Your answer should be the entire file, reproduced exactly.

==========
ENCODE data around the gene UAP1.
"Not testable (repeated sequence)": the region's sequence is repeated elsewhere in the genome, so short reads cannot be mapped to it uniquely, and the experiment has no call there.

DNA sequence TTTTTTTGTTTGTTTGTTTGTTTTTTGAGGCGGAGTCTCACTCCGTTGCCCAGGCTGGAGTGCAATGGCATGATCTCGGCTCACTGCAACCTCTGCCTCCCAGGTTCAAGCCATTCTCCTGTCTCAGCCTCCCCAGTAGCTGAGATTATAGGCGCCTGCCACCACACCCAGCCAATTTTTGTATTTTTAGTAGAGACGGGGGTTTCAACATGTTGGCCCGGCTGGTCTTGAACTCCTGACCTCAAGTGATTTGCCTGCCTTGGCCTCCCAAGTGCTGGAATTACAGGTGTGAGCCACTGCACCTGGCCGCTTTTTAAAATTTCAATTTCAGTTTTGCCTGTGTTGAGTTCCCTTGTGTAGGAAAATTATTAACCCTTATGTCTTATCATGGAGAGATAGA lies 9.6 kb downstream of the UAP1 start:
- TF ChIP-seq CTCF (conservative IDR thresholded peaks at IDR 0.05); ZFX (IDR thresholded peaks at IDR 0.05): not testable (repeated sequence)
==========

ENCODE data around the gene UAP1.
"Not testable (repeated sequence)": the region's sequence is repeated elsewhere in the genome, so short reads cannot be mapped to it uniquely, and the experiment has no call there.

DNA sequence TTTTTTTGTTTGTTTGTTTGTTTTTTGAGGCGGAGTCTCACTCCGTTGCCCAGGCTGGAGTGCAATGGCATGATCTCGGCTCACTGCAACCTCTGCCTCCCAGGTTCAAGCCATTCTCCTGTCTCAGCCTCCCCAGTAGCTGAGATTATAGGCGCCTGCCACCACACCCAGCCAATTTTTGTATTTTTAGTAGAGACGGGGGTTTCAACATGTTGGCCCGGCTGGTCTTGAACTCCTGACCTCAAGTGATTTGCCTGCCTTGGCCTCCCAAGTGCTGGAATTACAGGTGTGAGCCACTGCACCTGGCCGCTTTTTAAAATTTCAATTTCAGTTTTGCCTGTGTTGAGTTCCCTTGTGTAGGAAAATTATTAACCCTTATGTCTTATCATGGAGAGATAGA lies 9.6 kb downstream of the UAP1 start:
- TF ChIP-seq CTCF (conservative IDR thresholded peaks at IDR 0.05); ZFX (IDR thresholded peaks at IDR 0.05): not testable (repeated sequence)